Idealism doesn’t trump practicality

I could recite one fact after the next.  I won’t bother. Not only is this article, not an expose’, but I’ve also learned that it is a mistake to talk about problems alone.  After authoring three books that have been right on every financial, investment and governmental topic, I was on a high horse, but after 15 years I realized something crucial.  As ethical as most people are, and no matter how much they hate fraud, unfairness and injustice, the fact is…for most…that idealism doesn’t trump practicality. This means that the principle does matter, but it doesn’t if you are not providing an alternative to the problem.   

This is why I could explain everything that is wrong with stocks, dollar cost averaging, etc, and it’s inevitable that someone would mention, “But Eric … people are making money off it.” Beliefs like this, whether people are making money or not, are often the only justification people need before investing in large and small frauds.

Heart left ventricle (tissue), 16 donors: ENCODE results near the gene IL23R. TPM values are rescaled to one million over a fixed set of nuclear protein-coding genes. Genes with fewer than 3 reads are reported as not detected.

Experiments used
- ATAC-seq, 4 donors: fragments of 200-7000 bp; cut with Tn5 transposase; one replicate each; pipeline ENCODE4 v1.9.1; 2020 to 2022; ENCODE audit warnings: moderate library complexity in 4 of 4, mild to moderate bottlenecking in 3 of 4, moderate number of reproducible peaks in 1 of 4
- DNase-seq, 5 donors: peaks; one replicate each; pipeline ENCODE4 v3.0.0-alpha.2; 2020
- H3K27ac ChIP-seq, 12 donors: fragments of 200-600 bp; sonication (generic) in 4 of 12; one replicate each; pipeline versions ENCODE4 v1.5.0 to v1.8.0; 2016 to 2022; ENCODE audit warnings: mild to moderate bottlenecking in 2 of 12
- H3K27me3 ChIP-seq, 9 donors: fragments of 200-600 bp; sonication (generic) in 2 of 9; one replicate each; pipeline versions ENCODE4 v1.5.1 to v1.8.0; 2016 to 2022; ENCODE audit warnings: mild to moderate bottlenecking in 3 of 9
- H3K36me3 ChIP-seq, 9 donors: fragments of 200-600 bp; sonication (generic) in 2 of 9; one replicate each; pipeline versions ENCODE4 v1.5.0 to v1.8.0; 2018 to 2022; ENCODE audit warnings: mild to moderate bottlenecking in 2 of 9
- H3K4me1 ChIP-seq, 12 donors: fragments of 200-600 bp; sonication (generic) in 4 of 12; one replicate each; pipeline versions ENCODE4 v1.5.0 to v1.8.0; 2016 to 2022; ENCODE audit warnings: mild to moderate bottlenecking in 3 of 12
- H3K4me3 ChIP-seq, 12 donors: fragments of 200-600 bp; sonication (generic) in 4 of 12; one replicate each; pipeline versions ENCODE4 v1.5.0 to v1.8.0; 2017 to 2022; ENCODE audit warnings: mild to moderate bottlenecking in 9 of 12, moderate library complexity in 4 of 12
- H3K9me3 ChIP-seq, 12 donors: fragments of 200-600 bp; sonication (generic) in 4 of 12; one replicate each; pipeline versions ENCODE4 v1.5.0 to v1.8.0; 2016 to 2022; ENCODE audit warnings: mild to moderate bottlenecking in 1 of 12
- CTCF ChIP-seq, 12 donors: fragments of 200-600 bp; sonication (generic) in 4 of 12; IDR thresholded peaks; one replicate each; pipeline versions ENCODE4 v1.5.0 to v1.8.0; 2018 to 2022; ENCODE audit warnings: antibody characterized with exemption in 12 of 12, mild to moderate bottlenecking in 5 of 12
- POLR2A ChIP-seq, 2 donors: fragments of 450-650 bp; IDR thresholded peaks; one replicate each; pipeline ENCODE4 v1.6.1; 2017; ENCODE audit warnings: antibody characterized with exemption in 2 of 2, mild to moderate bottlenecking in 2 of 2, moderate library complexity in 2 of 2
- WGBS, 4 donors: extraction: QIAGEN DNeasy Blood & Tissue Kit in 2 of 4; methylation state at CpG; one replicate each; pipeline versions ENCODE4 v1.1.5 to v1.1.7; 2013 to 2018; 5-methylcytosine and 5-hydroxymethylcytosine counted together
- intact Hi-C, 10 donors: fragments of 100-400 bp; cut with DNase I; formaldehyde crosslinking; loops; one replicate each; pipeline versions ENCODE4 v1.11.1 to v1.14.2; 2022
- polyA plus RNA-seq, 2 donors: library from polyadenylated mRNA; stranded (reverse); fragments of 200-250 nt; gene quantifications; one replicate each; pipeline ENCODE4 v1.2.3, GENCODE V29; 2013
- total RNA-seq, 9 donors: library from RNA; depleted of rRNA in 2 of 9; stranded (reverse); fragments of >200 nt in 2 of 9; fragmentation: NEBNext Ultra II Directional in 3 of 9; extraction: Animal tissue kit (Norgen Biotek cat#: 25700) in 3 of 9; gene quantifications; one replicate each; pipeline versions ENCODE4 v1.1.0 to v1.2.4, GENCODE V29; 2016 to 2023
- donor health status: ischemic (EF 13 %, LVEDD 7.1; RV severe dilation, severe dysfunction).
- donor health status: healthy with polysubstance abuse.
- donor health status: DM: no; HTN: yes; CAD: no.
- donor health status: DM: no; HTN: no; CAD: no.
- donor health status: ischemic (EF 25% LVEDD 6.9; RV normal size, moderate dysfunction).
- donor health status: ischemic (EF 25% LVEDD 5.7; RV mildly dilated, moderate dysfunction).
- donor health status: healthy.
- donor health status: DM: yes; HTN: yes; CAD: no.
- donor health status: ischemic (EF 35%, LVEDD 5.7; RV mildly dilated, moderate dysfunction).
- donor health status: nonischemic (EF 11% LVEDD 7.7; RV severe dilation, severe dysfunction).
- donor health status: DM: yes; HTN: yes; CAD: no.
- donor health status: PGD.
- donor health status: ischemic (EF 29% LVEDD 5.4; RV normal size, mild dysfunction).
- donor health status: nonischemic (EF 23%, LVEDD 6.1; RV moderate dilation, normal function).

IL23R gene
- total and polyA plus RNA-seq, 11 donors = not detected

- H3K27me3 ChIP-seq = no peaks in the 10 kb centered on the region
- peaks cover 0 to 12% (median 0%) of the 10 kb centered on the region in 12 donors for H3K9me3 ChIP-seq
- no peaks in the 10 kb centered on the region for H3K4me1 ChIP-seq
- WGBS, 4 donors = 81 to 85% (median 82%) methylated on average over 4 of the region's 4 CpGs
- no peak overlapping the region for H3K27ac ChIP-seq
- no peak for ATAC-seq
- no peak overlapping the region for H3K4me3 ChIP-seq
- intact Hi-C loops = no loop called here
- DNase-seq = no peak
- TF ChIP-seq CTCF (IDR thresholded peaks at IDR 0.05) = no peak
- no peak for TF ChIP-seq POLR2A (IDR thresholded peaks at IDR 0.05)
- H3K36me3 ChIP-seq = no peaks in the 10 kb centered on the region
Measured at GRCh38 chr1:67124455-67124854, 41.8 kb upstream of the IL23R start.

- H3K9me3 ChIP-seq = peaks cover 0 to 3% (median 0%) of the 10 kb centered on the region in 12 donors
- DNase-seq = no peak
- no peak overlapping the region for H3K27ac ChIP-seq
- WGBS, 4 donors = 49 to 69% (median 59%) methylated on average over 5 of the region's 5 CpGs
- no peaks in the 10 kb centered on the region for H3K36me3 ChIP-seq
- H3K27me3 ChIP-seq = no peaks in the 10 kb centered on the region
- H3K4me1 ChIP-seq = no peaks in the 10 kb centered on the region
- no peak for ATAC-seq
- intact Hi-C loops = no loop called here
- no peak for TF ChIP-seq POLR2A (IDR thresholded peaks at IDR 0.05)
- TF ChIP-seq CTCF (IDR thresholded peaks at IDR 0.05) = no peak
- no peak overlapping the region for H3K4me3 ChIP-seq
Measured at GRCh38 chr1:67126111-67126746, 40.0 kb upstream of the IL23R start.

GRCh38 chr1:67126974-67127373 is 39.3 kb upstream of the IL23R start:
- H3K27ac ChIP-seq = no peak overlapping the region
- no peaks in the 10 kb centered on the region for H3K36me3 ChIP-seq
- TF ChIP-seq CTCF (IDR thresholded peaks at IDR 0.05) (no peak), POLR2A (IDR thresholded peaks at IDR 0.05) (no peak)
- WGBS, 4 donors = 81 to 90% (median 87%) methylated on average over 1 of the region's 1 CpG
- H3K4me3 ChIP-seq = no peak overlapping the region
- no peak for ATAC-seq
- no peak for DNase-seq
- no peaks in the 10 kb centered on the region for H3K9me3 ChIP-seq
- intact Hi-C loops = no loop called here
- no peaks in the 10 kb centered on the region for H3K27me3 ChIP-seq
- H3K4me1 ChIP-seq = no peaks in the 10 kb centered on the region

As idealistic as I am, I understand that you can’t just talk about the problem without providing a solution that is a practical alternative.  I have such an alternative. With it when the stock market dropped over 2,000 points on Monday, March 9, your portfolio wouldn’t have been phased.  I’m not saying that you would have timed the market. I TEACH YOU HOW TO BEAT IT. In other words, don’t assume that you should dollar cost average because you can’t predict when the market will hit its peak or bottom, that the return on investment that stocks provide can’t be beat.    

Stocks are madness

Although you are free to try the latest stock options–momentum trading or buy and hold strategies—don’t waste your time or money.  Just like the old, unstable Microsoft operating systems that never really seemed to improve, only the numbers changed. The latest stock trading strategies are just the 3.0 versions of what time has proven repeatedly doesn’t work.  Isaac Newton in the 1700s recognized this, which is why after losing a significant portion of his wealth during the South Sea bubble, he stated, “I can calculate the motion of heavenly bodies, but not the [financial] madness of people.”   Newton, who is called the Father of the Scientific Method among Europeans, never invested in stocks again.  He may have resorted to alchemy, but Newton wasn’t crazy. Insanity is defined as doing the same thing repeatedly expecting a different result.